We had a lovely Afrikaans-speaking guide for just the four of us. She told us that the engravings are between 2 000 to 5 000 years old, meaning that for 3 000 years the San (or Khoi-Khoi) came to this area to engrave their pictures in the stone. The pictures aren’t just random either, they all have a meaning and was a way of communicating with other groups of San people. It showed where water could be found, where game could be found and also had spiritual meaning. Apparently many of the artists were in a trance when they did their work. How historians know this, I have no idea! They are probably on the same hallucinatory drugs.
To my untrained eye, the circles look like they prove that aliens exist. Or it may show the location of waterholes, whichever you prefer.
Reading the Stones: The Art of the San
At first glance, the engravings and rock paintings found at Twyfelfontein are similar to prehistoric rock art found around the world. Figures, footprints, strange geometric shapes and animal-like figures cover the stones, telling the story of hunter and prey. But what is unique about Twyfelfontein is that the ancestors [Ed: Nice error! Surely they meant to write “descendants”????] of the people who created these works are still living. Although life has changed for them, they still share similar beliefs, rituals, hunting techniques and understandings of the world around them – allowing us a unique insight into the meaning behind the rock art, and what our ancestors were trying to say.
Here are some of the stories behind one of the largest rock art sites in Africa.
The San are able to put themselves into trances by means of dancing and hyperventilation. This is often carried out by a shaman, who will perform various acts while in this “spirit world”, such as healing and making rain. Much of the rock art is believed to be depictions of what the shaman saw while in the spirit world. This is also why many of the engravings are positioned next to fissures and crevasses – it was believed they were entrance points to the supernatural world.
One of the most famous figures in Twyfelfontein is the Lion Man. This lion has five toes on each foot (instead of four), and at the end of his bent tail is what looks like a human hand. The Lion Man represents a human who has turned into a lion while in the spirit world. A giraffe with five “horns” is also believed to be a Giraffe-Man. However, the four-headed ostrich is believes to be a very early example of “animation”!”
You may be confused by the images of seals, dolphins and penguins! However, these creatures were never present here; instead, the San travelled over 100 km to the coast to collect salt, and drew what they saw when they had been there.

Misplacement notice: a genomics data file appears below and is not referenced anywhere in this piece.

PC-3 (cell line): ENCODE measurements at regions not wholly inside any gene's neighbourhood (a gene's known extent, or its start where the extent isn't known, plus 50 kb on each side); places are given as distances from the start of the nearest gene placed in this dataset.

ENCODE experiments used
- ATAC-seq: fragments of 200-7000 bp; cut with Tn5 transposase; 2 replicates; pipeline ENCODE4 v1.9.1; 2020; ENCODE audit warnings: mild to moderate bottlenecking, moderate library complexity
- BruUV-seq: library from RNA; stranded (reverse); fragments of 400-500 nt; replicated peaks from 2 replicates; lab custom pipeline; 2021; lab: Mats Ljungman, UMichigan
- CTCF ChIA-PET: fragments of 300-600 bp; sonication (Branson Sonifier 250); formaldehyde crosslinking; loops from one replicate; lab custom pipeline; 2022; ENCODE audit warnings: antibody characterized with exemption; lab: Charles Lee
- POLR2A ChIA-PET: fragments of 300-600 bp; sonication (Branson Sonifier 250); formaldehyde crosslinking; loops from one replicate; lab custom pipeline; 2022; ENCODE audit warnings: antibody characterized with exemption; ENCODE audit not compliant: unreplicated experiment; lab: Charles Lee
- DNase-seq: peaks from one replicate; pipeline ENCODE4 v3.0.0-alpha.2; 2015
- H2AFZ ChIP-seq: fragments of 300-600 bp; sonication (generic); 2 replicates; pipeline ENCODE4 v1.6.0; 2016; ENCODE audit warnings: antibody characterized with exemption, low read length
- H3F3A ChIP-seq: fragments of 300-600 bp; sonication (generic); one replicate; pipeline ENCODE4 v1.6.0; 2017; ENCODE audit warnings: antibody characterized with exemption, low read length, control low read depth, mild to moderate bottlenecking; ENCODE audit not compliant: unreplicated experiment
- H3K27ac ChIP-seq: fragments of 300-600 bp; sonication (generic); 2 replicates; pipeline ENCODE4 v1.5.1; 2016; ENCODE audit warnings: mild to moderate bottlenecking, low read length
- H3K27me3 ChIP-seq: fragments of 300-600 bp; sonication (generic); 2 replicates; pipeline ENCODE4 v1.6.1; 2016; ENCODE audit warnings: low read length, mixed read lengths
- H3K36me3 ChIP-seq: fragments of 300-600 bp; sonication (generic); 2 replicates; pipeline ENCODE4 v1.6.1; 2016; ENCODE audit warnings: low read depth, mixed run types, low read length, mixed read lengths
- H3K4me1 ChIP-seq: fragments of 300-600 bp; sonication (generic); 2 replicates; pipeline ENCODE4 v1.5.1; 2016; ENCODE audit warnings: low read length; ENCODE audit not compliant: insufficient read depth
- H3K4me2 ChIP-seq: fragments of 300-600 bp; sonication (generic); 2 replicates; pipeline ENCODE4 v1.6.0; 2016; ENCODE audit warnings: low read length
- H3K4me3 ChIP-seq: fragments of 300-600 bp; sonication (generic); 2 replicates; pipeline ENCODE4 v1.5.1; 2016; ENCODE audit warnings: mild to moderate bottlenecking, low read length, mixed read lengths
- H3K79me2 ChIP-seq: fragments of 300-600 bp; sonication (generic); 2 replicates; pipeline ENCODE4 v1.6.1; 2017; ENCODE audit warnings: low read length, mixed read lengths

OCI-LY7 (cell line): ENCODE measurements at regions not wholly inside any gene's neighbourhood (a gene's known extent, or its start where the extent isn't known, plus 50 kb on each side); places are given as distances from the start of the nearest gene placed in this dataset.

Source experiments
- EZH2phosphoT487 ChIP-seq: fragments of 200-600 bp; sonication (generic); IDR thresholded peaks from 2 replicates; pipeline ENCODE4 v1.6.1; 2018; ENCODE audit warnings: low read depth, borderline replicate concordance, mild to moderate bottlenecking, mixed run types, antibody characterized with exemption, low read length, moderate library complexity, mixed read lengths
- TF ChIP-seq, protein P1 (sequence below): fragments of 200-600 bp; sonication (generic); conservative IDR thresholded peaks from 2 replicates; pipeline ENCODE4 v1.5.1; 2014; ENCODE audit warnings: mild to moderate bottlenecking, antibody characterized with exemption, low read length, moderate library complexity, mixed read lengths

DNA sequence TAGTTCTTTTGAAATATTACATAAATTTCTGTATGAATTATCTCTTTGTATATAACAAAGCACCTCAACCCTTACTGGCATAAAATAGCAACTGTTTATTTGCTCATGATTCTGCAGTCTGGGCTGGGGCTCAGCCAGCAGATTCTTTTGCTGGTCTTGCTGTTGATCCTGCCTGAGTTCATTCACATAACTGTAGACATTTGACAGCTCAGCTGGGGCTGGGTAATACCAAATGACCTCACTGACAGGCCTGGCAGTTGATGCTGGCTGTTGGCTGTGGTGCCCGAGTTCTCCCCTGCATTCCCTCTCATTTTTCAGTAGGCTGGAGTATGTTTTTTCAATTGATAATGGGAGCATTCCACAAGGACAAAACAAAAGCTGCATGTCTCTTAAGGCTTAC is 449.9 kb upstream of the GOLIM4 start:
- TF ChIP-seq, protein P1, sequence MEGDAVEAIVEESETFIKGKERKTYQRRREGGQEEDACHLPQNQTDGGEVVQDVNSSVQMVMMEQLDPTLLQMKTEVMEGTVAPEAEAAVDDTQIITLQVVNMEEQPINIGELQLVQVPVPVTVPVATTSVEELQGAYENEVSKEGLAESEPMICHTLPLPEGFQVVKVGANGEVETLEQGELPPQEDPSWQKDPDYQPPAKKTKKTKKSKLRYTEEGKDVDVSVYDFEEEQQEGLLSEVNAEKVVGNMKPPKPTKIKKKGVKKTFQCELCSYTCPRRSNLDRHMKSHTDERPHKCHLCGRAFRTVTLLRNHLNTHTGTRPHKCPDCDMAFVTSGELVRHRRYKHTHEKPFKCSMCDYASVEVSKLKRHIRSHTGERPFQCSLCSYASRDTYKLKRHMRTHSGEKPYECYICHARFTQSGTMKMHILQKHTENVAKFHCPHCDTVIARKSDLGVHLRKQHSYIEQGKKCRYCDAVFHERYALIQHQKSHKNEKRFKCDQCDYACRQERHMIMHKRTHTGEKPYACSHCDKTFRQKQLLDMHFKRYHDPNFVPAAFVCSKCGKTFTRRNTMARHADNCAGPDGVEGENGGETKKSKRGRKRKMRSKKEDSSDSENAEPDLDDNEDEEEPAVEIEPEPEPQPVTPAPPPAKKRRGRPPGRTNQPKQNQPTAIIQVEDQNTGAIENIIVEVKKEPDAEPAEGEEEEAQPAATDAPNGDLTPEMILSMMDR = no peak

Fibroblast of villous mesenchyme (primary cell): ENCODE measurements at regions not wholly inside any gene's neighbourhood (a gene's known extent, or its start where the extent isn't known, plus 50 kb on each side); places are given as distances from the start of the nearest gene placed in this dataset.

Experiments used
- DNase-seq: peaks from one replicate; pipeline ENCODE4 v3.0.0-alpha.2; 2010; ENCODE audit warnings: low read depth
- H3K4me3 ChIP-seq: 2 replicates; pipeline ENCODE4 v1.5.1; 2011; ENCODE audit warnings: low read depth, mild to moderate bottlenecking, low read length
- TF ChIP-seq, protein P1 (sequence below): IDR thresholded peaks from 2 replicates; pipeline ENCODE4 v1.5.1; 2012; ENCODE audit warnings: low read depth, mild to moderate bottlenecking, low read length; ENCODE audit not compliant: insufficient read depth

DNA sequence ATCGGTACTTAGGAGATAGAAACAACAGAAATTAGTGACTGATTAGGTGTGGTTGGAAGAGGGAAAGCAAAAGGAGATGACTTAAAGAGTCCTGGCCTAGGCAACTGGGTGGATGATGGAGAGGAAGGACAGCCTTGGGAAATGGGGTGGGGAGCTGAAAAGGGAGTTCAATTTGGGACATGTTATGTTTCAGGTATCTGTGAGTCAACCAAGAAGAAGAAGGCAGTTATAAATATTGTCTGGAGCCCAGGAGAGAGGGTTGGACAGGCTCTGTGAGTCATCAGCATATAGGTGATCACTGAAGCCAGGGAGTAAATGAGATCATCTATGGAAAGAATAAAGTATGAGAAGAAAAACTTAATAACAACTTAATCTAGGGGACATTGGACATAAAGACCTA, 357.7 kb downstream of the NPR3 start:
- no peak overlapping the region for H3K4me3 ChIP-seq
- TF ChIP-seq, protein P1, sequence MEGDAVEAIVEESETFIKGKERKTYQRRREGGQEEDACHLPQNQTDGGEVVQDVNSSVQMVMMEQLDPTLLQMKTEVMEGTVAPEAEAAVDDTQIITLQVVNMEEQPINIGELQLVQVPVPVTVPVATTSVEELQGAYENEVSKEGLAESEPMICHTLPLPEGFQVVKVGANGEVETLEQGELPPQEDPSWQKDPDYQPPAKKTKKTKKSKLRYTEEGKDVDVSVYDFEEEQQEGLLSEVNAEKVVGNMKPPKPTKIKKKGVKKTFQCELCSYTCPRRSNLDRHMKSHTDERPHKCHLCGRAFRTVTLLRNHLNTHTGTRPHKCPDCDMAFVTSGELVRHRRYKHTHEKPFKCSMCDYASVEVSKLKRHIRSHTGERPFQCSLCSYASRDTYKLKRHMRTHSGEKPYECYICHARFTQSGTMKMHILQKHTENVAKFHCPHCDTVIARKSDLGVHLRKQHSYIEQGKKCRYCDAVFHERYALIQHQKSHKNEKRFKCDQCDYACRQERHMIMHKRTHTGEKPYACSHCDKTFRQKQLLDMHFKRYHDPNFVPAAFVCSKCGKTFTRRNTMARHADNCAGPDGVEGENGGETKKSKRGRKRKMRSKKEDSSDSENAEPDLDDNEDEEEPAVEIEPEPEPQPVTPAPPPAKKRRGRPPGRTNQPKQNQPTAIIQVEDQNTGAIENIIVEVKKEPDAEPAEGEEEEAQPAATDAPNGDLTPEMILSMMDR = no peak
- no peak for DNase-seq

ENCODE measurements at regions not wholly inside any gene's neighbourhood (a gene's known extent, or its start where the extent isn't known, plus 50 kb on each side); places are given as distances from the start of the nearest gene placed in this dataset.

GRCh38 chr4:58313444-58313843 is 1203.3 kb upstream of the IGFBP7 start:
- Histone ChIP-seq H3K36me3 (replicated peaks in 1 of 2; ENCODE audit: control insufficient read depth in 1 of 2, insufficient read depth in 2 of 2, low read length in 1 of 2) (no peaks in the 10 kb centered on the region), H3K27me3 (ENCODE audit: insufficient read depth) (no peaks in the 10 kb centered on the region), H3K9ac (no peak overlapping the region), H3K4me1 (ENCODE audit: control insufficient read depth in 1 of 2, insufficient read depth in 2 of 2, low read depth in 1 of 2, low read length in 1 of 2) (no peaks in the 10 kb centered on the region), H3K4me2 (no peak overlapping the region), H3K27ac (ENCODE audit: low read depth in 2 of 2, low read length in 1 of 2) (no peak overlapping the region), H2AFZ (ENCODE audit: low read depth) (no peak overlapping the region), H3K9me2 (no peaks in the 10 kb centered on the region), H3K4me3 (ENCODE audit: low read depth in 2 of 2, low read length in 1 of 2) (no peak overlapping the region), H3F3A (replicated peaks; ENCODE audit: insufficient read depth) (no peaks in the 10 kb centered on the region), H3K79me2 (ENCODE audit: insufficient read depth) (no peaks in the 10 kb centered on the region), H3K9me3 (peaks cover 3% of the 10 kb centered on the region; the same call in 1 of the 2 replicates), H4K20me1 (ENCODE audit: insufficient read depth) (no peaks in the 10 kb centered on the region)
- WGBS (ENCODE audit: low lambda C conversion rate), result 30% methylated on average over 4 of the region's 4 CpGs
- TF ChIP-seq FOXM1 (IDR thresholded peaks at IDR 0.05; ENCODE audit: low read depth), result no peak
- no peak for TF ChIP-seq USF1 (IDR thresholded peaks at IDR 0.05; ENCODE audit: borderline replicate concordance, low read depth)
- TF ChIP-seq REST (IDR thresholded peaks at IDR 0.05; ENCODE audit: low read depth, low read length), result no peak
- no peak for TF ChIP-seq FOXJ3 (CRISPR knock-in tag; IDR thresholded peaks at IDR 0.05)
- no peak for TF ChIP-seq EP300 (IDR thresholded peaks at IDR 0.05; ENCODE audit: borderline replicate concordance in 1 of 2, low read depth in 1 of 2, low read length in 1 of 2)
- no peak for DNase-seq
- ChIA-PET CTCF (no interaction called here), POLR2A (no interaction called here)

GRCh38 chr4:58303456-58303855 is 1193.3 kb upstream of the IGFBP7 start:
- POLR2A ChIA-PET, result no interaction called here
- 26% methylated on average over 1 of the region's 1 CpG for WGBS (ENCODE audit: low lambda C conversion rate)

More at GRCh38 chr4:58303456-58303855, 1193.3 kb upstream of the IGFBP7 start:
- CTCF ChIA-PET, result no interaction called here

When we were finished learning about the San, we went to the Damara Living Museum. The children were very good at keeping straight faces with all the naked boobs hanging about. I thought it was a plastic surgeon’s dream come true.
The Living Museum of the Damara close to Twyfelfontein is the first traditional Damara project in Namibia and the only one of its kind. The possibility to experience the traditional Damara culture in this form exists nowhere else in Namibia or in the world.
Together with the San, the Damara belong to some of the oldest nations in Namibia. Their original culture was a mixture of archaic hunter-gatherers and herders of cattle, goats and sheep. Due to their loose social structures, the Damara were not able to defend themselves against aggressors during the colonisation of Namibia. This is one of the reasons why their culture has to a great extent fallen into oblivion.
The establishment of the Living Museum of the Damara was an attempt to reconstruct the “lost culture” of this people. Here visitors have the unique opportunity to get to know the fascinating traditional culture of the Damara, thus contributing to the preservation of the culture, as well as to a regular income for the Damara community, who built the museum.
In the photos, two guys are showing us how to make fire without our modern tools. Gustav bought himself one of the “kits”, but we haven’t managed to even get a tiny spark. Only blisters!
Our guide, talking about herbs and medicines.
After a very educational morning at Twyfelfontein and the Damara Living Museum, we were sent off with a few beautiful songs. Here is a snippet: